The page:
Senior managers can be rewarded as much for their contribution to organisational failure as for their contribution to organisational success. Discuss.

Essay by cityfanUniversity, Bachelor'sB-, December 2003

download word file, 13 pages 3.7 1 reviews

The issue of executive remuneration has continued to be the most headline grabbing corporate governance issue dominating the 2003 AGM season. In the past couple of years the media has recounted countless stories of senior directors walking away from companies with huge compensatory payoffs. Such high-profile cases have fed a growing mood of public disgust and shareholder disdain, and this has led in turn to many calling for substantial action to be taken. The way that company bosses continue to award themselves huge pay and benefits packages seemingly irregardless of the way their organisations have performed has increasingly infuriated a growing number of investors.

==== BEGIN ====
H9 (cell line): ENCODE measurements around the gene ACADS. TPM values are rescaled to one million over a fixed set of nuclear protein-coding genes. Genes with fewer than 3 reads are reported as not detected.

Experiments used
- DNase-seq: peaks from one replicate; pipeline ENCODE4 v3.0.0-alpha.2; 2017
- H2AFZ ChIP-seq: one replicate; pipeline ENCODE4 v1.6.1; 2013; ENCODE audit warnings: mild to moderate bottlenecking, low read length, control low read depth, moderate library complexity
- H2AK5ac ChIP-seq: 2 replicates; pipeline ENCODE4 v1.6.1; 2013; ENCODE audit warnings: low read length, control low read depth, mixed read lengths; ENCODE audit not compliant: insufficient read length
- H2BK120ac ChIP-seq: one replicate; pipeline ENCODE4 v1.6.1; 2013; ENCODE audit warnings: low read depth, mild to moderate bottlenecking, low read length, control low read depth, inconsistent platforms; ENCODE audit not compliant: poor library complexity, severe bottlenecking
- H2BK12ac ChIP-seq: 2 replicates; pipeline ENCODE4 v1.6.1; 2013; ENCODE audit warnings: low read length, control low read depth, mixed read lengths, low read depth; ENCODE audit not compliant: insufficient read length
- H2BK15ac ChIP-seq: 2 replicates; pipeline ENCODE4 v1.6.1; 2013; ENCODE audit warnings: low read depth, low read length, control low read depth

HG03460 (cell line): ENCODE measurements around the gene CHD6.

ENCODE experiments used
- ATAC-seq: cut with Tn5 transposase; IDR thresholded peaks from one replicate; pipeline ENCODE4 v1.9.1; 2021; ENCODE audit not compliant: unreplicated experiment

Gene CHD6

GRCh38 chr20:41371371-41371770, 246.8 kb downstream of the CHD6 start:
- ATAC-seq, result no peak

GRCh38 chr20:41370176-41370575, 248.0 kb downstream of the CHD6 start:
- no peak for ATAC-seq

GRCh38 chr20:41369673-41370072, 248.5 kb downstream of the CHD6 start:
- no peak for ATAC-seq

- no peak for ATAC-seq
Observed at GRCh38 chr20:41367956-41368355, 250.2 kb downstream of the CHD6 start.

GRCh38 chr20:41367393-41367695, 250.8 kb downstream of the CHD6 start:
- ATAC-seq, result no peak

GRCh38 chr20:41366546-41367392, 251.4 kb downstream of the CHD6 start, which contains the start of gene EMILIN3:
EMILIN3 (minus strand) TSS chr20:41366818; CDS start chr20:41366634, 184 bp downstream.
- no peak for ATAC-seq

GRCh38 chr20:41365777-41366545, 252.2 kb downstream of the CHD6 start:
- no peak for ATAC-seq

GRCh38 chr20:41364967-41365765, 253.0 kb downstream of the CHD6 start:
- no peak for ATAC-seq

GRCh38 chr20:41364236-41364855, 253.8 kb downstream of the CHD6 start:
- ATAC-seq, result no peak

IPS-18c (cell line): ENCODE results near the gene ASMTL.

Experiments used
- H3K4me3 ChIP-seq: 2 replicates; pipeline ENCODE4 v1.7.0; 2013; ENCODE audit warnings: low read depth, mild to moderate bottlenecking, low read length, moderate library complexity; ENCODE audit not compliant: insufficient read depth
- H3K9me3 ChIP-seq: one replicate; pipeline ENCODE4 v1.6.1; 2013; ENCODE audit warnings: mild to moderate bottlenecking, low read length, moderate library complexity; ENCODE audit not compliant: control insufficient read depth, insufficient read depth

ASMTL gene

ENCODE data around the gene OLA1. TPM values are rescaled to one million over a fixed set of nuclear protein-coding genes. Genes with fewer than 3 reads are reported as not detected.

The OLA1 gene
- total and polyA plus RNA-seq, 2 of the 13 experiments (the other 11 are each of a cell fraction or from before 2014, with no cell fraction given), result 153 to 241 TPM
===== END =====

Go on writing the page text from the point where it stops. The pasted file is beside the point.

Growing displays of shareholder activism have led to heightened tensions between company bosses and the shareholders who own their companies, often led by the Association of British Insurers and the National Association of Pension Funds, whose members collectively own approximately half the shares traded on the London Stock Exchange.

As boards of directors are the agents of shareholders they are technically accountable for their actions, yet to many they appear not to be. As a result increased numbers of company directors have been forced to explain remuneration, pension and contract packages to shareholders at volatile AGMs. Such large protests are new, as resolutions at annual meetings have tended in the past to be little more than ratification exercises by shareholders. However as this was the first year in which they were given the legal right to vote on the remuneration policies of companies at annual meetings, shareholders in British companies have been able to vent their anger. Figures compiled by the Pensions and Investment Research Consultants (PIRC), the corporate advisory group, show that more than 20 companies endured protest votes in excess of 20% against their remuneration reports this year. And arguably for good reason...